Chapter 25: The Psychology of Trading and Investing

Investor Behavior: The Psychology of Financial Planning and Investing. H. Kent Baker and Victor Ricciardi, editors, 459-476, Hoboken, NJ: John Wiley & Sons, Inc. , 2014

Posted: 14 Apr 2014 Last revised: 10 May 2014

Date Written: February 10, 2014

Abstract

In contrast to the assumption of standard economic theories, human beings cannot always make rational investment and trading decisions. Thus, psychological explanations are needed to shed light on the complexity of actual decision-making processes. The purpose of this chapter is to provide an overview of relevant psychological perspectives to explain trading and investment decisions. Starting on the individual level, the chapter examines how personality, mood, affect, and cognitive biases shape investment and trading decisions. Next, the chapter moves to the societal level and discusses how herding, social norms, cultural norms, and ethics play a role in financial decisions. Finally, the chapter shows how news, rumors, and market mood influence trading behavior on the macro level.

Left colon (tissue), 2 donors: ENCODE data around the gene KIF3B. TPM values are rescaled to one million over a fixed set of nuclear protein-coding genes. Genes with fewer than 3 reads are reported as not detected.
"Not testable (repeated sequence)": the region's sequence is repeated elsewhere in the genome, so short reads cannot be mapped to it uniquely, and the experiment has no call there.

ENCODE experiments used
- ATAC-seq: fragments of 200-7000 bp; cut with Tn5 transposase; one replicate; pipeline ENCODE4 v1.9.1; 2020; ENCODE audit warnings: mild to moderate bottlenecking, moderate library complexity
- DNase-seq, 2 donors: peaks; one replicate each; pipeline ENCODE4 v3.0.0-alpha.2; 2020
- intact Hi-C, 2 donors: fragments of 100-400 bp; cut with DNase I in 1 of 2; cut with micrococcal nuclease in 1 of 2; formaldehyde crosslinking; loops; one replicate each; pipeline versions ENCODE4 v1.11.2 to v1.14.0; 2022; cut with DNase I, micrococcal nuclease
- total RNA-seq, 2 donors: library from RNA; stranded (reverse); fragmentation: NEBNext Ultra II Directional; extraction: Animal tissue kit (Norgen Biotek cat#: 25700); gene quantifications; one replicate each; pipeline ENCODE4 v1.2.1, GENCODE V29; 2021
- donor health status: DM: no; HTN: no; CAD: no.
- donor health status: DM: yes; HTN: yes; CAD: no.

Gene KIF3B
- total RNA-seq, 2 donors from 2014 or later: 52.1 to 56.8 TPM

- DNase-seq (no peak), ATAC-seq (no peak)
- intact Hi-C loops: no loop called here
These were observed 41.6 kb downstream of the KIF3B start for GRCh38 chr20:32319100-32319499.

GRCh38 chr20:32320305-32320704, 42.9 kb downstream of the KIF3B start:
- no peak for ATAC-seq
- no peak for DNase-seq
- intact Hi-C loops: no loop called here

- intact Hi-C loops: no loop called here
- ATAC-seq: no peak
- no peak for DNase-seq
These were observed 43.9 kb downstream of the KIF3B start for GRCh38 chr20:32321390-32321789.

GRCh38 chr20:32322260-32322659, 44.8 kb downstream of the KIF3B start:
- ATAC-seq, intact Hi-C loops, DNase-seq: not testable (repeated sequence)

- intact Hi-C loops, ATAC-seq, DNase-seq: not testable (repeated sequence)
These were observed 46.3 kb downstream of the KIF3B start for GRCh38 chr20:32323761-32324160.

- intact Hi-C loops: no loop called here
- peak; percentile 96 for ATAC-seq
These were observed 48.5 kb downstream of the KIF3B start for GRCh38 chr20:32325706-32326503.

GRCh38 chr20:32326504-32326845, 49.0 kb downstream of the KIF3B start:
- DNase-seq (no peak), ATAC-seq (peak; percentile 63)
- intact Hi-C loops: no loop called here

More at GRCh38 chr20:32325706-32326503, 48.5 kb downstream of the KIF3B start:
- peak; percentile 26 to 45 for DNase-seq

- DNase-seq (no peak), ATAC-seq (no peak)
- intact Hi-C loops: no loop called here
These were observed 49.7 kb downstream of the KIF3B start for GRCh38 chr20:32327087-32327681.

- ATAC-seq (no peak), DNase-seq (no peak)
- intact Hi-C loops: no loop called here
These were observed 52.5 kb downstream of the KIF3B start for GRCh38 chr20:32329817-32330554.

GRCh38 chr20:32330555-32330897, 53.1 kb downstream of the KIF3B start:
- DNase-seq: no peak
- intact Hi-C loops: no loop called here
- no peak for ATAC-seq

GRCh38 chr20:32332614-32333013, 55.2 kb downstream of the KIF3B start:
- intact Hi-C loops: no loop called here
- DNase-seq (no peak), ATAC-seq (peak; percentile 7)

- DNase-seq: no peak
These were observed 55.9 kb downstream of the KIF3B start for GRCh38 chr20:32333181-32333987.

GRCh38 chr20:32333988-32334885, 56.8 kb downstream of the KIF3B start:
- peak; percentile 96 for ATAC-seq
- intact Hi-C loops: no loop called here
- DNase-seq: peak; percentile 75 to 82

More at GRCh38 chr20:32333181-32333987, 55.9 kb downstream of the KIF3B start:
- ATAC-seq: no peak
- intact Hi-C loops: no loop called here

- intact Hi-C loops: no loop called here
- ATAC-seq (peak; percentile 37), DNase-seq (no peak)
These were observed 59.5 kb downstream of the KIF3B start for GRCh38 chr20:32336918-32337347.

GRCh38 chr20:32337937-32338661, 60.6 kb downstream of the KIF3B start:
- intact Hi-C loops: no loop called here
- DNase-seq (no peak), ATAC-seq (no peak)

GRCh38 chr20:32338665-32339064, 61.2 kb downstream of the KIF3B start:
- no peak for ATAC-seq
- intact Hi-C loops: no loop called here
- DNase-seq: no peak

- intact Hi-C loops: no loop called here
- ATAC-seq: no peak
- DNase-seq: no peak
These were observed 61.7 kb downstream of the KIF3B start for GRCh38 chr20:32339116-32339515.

Keywords: psychology, trading, investing, affect, cognition, norms, behavioral finance, traders, personality, behavioral finance, behavioral economics, behavioural economics

JEL Classification: A12, D81, G00, G30, G10, M00, M10, M41

Suggested Citation

Pitters, Julia and Oberlechner, Thomas, Chapter 25: The Psychology of Trading and Investing (February 10, 2014). Investor Behavior: The Psychology of Financial Planning and Investing. H. Kent Baker and Victor Ricciardi, editors, 459-476, Hoboken, NJ: John Wiley & Sons, Inc. , 2014, Available at SSRN: https://ssrn.com/abstract=2424317

Thomas Oberlechner

Webster University ( email )

470 E. Lockwood Ave.
St. Louis, MO 63119
United States
+43 1 269 92 93/36 (Phone)

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